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‘Our Bodies’ 35 years later

Special to The Times

The books were gifts from mothers. Or passed on from friends, around school. Or grabbed from stacks in bookstores and read in secret.

Interspersed between the anatomical drawings and blunt explanations of women’s reproductive health were confessional stories by women, for women. One shared her ambivalence toward her husband, another told of sexual problems, and yet another detailed her experience of illegally aborting a pregnancy.

Launched in 1970, “Our Bodies, Ourselves” was like an open diary that helped thousands of girls come of age. It also helped adult women better understand their bodies, giving them the courage to talk about intimate sexual and reproductive issues.

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The book’s vignettes and chapters reflected the Boston women who wrote it. They were in their 20s and 30s, some were married, some had kids, some were single. All were frustrated with the lack of resources available to teach women about their health and sexuality.

“The whole process began as a conversation,” says Nancy Miriam Hawley, one of the 14 feminists who wrote early editions of the book and a co-founder of the Boston Women’s Health Book Collective. “When I was addressing the issues that touched my heart and soul, I knew those were the same issues that other women were concerned about.”

Now, 35 years after the first 193-page booklet was published on stapled newsprint, the collective is inviting women to continue the conversation. Simon & Schuster/Touchstone Books has released the eighth edition of “Our Bodies, Ourselves.” The book -- more than half of which has been revised -- features the work of more than 400 women, including some of the original authors.

Although 4 million copies have been sold worldwide, sales of the book have slowed in recent years, raising questions about its continued relevancy.

The tome enters a much-changed world. The 1970s can be described, as social critic Barbara Ehrenreich did recently, as a time when “the region below your waist was known as ‘down there.’ ” Then, issues such as birth control, sexual orientation and breast-feeding were taboo; now those topics can pass as banal banter between girlfriends.

“When I teach women and health, I’m struck by how much they take for granted and how little they realize how far we’ve come,” says Wendy Kline, who teaches history at the University of Cincinnati. “They do not know that the kinds of choices they exercise today stem in part from that movement and in part from that book.”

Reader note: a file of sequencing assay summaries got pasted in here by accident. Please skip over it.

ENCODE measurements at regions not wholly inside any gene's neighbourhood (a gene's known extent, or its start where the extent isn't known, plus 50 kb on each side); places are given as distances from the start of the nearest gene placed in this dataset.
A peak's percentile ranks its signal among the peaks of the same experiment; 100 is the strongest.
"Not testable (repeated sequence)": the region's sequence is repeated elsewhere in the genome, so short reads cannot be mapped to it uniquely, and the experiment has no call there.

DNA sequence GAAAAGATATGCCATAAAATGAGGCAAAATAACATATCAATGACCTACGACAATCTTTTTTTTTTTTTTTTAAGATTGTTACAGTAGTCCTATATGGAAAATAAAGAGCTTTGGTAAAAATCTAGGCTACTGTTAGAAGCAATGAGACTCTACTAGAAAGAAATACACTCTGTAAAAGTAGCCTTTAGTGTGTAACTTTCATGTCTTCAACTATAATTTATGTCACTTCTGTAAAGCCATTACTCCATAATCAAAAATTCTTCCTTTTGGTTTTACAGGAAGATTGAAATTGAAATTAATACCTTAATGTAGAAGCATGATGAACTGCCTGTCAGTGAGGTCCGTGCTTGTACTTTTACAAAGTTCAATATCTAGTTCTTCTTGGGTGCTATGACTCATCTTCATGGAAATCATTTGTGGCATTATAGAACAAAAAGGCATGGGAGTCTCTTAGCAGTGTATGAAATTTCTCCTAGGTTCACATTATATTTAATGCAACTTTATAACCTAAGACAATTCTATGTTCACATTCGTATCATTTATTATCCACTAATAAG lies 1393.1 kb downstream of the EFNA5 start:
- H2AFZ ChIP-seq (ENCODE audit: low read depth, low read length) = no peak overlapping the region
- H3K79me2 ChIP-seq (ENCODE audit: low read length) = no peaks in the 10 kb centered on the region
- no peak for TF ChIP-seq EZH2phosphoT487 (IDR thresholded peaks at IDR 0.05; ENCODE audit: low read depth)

Today, credible information on any topic is a click away; and television shows such as “The L Word” and “Sex and the City” broadcast candid talk about the intricacies of sex.

“I think there’s a lot more out there for the public,” says Dr. Mary Frank, president of the American Academy of Family Physicians. “The need of ‘You better learn this or something is going to happen’ is not as strong as when the Boston’s Women’s Health Book Collective put it out.”

In 1970, patients didn’t routinely look at their medical records; the doctor was most likely male; many women didn’t understand birth control; and abortion was illegal in most states. That, of course, has changed -- as have mothers’ ages. Then, only 1.5% of first births were by women 30 and older, according to the National Center for Health Statistics. Now it’s 10%.

Many doctors and historians credit “Our Bodies, Ourselves” with helping to alter this landscape. Perhaps its place today, they say, is not to incite a “revolution,” as proclaimed in an early edition, but to serve as a general reference book for women.

“I think it’s a really good starting point,” says Elizabeth Watkins, who teaches health science history at UC San Francisco. “If I were to tell a woman to have a certain number of books on her shelf, I would recommend that one.”

The authors view their landmark book as more than a good starting point. As they see it, many women still don’t know enough about their reproductive health -- or how to navigate today’s information glut, a problem almost unimaginable in the early ‘70s. They think their critical eye is needed to untangle the credible sources from the erroneous. (A concurrent website, www.ourbodiesourselves.org, will list additional resources that have already been evaluated.)

“One of the major challenges young women have today is much of what they see as news is generated by the pharmaceutical industry,” says Judy Norsigian, a founder and executive director of Our Bodies, Ourselves, the new name for the collective. “The risks are downplayed and the benefits are advocated.”

The book takes on topical issues, such as assisted reproductive technologies. It walks readers through the various types, such as in vitro fertilization, and, in keeping with its traditional feminist tone, points out that such procedures have become a big business for doctors.

Dr. Raquel Arias agrees with Norsigian’s contention that many women are still woefully ignorant about their bodies. As associate dean of women at the Keck School of Medicine of USC, she is constantly surprised when she realizes how little even some female medical students understand. She says women still have a long way to go to understand how their sexual behavior can alter their life.

Case in point, she says: Half of the nation’s 6 million pregnancies each year are unintended.

“It appears that this is a tale that needs to be told continuously,” Arias says. “Each generation seems to be equally befuddled by their own sexuality and how their body works.”


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